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Tina Willis v. Bw Ip International Inc.

IN THE UNITED STATES DISTRICT COURT FOR THE EASTERN DISTRICT OF PENNSYLVANIA


August 26, 2011

TINA WILLIS,
PLAINTIFF,
v.
BW IP INTERNATIONAL INC., ET AL., DEFENDANTS.

The opinion of the court was delivered by: Eduardo C. Robreno, J.

CONSOLIDATED UNDER MDL 875

Transferred from the District of South Carolina (Case No. 09-02163)

MEMORANDUM

TABLE OF CONTENTS

I. INTRODUCTION...............................................2

II. BACKGROUND.................................................4

A. Plaintiff's Suit......................................4

B. Defendants' Evidence in Support of Entitlement to Summary Judgment Pursuant to the Government Contractor Defense...............................................5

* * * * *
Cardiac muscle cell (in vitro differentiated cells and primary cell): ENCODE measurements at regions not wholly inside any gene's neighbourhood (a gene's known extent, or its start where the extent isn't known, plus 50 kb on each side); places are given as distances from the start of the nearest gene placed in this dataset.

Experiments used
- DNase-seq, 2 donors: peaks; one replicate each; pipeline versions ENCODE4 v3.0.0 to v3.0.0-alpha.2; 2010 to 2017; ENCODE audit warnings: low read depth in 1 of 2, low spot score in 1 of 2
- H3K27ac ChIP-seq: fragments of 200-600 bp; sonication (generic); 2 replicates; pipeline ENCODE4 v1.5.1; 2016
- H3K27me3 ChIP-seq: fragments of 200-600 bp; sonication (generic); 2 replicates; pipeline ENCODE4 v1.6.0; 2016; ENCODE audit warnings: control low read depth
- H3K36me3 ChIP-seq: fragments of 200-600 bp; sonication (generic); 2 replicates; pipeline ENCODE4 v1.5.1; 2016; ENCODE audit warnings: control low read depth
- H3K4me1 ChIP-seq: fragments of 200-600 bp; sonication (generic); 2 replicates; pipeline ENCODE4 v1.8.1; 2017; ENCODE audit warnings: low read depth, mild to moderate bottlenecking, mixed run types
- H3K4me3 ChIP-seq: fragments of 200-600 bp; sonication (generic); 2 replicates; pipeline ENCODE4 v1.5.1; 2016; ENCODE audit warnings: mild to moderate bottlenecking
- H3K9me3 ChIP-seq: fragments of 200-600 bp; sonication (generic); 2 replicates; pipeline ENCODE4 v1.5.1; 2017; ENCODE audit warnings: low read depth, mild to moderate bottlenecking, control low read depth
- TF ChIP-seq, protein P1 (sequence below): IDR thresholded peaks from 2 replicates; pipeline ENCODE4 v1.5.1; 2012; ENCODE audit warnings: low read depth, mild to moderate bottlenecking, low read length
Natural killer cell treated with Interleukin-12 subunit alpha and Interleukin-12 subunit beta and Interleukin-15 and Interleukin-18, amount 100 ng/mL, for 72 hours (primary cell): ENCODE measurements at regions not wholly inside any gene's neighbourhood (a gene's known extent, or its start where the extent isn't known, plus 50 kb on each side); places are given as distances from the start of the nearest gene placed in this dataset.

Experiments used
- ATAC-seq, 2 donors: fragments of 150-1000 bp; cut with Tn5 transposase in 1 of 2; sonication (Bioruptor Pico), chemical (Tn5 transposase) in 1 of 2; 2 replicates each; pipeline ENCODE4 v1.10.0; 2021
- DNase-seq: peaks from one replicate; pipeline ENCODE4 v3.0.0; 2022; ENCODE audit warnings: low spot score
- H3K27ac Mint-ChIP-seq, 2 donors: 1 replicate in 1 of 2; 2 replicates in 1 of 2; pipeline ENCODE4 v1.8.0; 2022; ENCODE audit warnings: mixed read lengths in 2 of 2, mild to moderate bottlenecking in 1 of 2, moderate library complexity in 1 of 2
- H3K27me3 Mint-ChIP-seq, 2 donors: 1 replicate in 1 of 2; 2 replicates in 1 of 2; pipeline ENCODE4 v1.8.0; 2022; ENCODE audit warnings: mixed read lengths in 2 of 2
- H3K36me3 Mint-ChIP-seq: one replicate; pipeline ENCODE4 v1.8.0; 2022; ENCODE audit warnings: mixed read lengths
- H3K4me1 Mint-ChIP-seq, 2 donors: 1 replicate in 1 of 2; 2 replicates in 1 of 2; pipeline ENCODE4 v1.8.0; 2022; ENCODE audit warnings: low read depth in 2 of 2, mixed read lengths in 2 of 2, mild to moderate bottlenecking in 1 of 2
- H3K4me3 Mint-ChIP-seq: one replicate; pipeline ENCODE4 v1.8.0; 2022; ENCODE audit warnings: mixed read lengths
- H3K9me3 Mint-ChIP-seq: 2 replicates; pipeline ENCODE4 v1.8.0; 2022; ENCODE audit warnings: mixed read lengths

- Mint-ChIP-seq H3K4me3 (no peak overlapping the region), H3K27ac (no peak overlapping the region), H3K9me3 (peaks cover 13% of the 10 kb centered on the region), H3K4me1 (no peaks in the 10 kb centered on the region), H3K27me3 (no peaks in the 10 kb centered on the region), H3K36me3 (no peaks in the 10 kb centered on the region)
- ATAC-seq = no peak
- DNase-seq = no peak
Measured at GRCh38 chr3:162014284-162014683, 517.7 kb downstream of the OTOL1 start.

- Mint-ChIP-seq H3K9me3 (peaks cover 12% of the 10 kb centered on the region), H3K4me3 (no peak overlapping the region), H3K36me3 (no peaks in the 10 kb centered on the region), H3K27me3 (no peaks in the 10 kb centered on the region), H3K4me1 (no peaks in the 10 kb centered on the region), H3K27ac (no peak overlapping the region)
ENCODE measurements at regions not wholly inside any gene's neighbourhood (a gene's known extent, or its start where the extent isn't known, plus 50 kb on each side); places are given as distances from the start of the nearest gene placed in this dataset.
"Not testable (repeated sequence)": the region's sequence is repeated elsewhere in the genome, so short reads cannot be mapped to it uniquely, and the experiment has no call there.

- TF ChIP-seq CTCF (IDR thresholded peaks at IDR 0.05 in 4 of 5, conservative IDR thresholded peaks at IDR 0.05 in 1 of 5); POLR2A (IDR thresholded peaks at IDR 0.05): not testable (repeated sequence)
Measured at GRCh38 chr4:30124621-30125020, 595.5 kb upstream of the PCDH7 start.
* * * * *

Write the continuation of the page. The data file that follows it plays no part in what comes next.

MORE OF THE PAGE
1. Foster Wheeler LLC...............................5

i. Affidavit of Admiral Ben J. Lehman..........5

ii. Affidavit of J. Thomas Schroppe.............6

iii. Affidavit of Captain Lawrence Stilwell Betts.......................................7

iv. Military Specifications.....................7

v. Navy's Knowledge of the Dangers of Asbestos....................................8

2. CBS Corp. f/k/a Westinghouse.....................8

i. Affidavit of James Gate.....................8

ii. Affidavit of Admiral Roger B. Horne, Jr.....9

3. Crane Co........................................10

i. Affidavit of Admiral David Sargent.........10

ii. Affidavit of Anthony D. Pantaleoni.........10

iii. MIL-V-22023D...............................11

C. Plaintiff's Evidence Submitted in Opposition to Defendants' Motions for Summary Judgment Pursuant to the Government Contractor Defense....................11

1. Deposition of Adam Martin.......................11

2. Affidavit of Captain Arnold Moore...............12

3. Affidavit of Captain William Lowell.............12